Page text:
As film finance fragments, producers and banks gets creative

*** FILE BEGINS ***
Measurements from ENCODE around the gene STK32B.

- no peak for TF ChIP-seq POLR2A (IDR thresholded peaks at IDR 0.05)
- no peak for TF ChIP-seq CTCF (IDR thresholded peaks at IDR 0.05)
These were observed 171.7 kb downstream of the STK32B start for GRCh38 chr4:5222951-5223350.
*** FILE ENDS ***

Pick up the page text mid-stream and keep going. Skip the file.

Gap finance is now largely the preserve of a few specialist boutiques that represent private investors, whether rich individuals or funds. Leading players include Toronto-based Aver Media, which mostly backs Canadian and British projects such as “Nowhere Boy,” and Diane Stidham and Danny Mandel’s Newbridge Capital in Los Angeles, which financed “Machete” and Philippe Rousselet’s slate sold by Summit. “Everyone is just trying to adapt to life after the bubble, but the sector seems well past panic mode so that alone is a noteworthy improvement,” Mandel notes. “For established producers, financiers, distributors or sales agents who adapt to the deflated environment, there are attractive opportunities. As you’d expect, everyone is more selective and critical in their decision-making, but that is a good thing.” The U.K. has the likes of Aegis (the debt fund operated by Prescience), BMS Finance run by Ivan McTaggart, and James Atherton’s Quickfire. Former Bank of Ireland exec Martin McCourt recently split from Lisa Lambert’s Footprint to operate through his own vehicle Oxford Hens. Another former banker, Ian Hutchinson, fronts Silver Reel, a Swiss-based gap financier, which recently backed “Killing Bono” and “Ironclad.” “Nobody is doing the values some of the banks used to do,” McTaggart says. These players typically offer modest gap deals as part of a larger debt package including less risky lending against pre-sales and tax credits. BMS has backed 17 films with various combinations of debt, including “Moon,” “Fish Tank” and “Made in Dagenham.” “Dagenham” just sealed a splashy U.S. sale to Sony Pictures Classics, which is good news for BMS. “Nowhere Boy” paid off for Aver because of a U.S. pre-sale to the Weinstein Co. But the problem for gap financiers, McTaggart explains, is that such deals have become wildly unpredictable. “U.S. sales on our titles are either great, for millions of dollars, or you just sell DVD and TV rights to someone like Image Entertainment for $125,000-$500,000. It used to be that the U.S. was worth 40% of budgets, then it dropped to 25%, and now you just don’t know.” That uncertainty is mirrored in many other territories. Japan, historically the second-most-valuable pre-sale after the U.S., has disappeared from the map, and other key countries like Spain and Italy are crippled by the collapse of their ancillary markets. The sales estimates upon which gap financiers rely have become virtually meaningless, because there’s no typical or average case any more. Projects either sell widely, like “Made in Dagenham,” or not at all, with no middle ground. Producers are forced to become more creative about exploring new types of funding. One such is offered by the music services group Cutting Edge, which has raised a fund to provide completion finance for film projects in return for the music rights. “These are rights that nobody previously evaluated, and that we know how to exploit,” explains Cutting Edge topper Phil Hope. “We saw an opportunity because the whole structure of financing for the film industry is fragmenting.” As gap finance dwindles, producers are increasingly seeking out private investors to fill the hole. “Equity does seem to be taking up the slack,” observes McTaggart. Paradoxically, wealthy individuals in the U.K., the U.S., India and the Middle East seem more willing to gamble some highly speculative equity on a film project than to invest in the lower-risk business of debt finance. Lending money to film producers evidently doesn’t have the same glamor or excitement as playing the mogul.